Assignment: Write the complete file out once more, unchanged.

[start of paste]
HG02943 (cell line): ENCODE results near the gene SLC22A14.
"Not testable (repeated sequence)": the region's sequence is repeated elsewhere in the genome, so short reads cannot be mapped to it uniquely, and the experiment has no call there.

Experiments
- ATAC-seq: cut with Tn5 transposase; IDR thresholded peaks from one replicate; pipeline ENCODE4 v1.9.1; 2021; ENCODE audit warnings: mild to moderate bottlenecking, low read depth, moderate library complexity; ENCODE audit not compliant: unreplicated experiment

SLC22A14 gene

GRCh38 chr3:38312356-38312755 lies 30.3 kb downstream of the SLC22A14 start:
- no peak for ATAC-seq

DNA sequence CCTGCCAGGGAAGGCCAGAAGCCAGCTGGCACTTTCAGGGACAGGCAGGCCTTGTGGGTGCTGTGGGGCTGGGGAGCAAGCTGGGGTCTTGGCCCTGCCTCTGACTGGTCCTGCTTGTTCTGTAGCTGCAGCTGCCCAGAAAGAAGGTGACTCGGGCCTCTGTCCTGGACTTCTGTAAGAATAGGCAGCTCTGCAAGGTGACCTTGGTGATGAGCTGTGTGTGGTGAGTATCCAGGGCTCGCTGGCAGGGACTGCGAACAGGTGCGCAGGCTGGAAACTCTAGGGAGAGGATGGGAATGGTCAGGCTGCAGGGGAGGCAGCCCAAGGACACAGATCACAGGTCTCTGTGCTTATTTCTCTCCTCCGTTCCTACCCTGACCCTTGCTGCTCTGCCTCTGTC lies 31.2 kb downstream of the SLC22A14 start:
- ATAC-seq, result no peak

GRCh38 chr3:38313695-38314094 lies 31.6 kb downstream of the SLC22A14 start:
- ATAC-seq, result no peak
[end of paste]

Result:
HG02943 (cell line): ENCODE results near the gene SLC22A14.
"Not testable (repeated sequence)": the region's sequence is repeated elsewhere in the genome, so short reads cannot be mapped to it uniquely, and the experiment has no call there.

Experiments
- ATAC-seq: cut with Tn5 transposase; IDR thresholded peaks from one replicate; pipeline ENCODE4 v1.9.1; 2021; ENCODE audit warnings: mild to moderate bottlenecking, low read depth, moderate library complexity; ENCODE audit not compliant: unreplicated experiment

SLC22A14 gene

GRCh38 chr3:38312356-38312755 lies 30.3 kb downstream of the SLC22A14 start:
- no peak for ATAC-seq

DNA sequence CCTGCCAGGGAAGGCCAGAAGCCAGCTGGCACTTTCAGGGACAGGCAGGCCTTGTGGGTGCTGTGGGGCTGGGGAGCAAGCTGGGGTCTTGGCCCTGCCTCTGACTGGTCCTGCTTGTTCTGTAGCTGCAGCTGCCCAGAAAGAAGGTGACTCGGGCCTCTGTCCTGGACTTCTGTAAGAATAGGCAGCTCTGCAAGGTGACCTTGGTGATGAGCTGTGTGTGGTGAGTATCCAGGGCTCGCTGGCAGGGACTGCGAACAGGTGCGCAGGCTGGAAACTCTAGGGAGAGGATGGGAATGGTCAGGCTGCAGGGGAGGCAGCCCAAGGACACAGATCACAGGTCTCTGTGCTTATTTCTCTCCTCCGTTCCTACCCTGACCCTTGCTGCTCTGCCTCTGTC lies 31.2 kb downstream of the SLC22A14 start:
- ATAC-seq, result no peak

GRCh38 chr3:38313695-38314094 lies 31.6 kb downstream of the SLC22A14 start:
- ATAC-seq, result no peak